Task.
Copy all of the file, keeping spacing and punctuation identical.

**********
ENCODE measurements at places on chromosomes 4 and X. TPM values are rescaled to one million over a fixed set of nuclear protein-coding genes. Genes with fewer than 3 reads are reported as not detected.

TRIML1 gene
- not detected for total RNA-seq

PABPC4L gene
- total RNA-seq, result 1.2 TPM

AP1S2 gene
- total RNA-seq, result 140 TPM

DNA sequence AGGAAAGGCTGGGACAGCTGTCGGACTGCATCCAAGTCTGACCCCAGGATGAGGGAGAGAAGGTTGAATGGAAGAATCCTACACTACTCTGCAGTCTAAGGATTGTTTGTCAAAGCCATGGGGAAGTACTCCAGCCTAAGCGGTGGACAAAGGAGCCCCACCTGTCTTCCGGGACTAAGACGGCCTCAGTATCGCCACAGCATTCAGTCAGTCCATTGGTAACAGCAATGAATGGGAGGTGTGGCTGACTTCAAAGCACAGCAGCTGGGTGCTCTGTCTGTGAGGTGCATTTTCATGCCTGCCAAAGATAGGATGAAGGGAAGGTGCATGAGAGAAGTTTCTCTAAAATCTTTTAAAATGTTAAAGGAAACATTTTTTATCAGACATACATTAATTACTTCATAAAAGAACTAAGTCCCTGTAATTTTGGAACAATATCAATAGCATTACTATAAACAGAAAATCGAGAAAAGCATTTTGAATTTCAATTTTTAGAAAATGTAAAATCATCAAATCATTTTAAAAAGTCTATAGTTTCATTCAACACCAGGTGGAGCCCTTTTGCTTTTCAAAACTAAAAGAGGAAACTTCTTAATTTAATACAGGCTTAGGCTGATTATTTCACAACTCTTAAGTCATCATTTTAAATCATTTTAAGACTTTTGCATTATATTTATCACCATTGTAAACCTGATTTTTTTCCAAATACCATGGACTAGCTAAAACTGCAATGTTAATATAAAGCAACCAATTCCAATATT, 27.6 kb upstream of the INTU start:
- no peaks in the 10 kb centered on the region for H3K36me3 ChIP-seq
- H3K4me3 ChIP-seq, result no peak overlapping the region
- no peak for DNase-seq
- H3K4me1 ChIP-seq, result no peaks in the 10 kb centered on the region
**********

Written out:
ENCODE measurements at places on chromosomes 4 and X. TPM values are rescaled to one million over a fixed set of nuclear protein-coding genes. Genes with fewer than 3 reads are reported as not detected.

TRIML1 gene
- not detected for total RNA-seq

PABPC4L gene
- total RNA-seq, result 1.2 TPM

AP1S2 gene
- total RNA-seq, result 140 TPM

DNA sequence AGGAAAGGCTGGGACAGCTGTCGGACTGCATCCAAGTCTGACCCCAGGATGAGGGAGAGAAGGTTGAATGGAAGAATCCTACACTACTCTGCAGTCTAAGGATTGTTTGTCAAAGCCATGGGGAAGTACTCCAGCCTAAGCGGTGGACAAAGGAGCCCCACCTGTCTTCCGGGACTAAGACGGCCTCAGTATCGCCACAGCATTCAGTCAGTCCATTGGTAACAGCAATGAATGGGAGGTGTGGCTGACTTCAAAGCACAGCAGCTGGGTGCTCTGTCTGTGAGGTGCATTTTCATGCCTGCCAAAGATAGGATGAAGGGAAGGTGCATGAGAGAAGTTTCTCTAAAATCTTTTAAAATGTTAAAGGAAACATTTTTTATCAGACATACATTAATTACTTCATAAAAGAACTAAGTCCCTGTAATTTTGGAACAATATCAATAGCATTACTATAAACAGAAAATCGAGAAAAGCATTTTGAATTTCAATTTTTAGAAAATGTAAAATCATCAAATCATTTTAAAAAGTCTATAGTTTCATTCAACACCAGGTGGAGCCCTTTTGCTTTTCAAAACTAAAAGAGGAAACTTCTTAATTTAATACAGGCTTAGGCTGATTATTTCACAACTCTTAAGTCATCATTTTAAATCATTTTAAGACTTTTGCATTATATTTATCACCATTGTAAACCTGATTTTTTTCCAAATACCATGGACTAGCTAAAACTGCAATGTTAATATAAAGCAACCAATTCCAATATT, 27.6 kb upstream of the INTU start:
- no peaks in the 10 kb centered on the region for H3K36me3 ChIP-seq
- H3K4me3 ChIP-seq, result no peak overlapping the region
- no peak for DNase-seq
- H3K4me1 ChIP-seq, result no peaks in the 10 kb centered on the region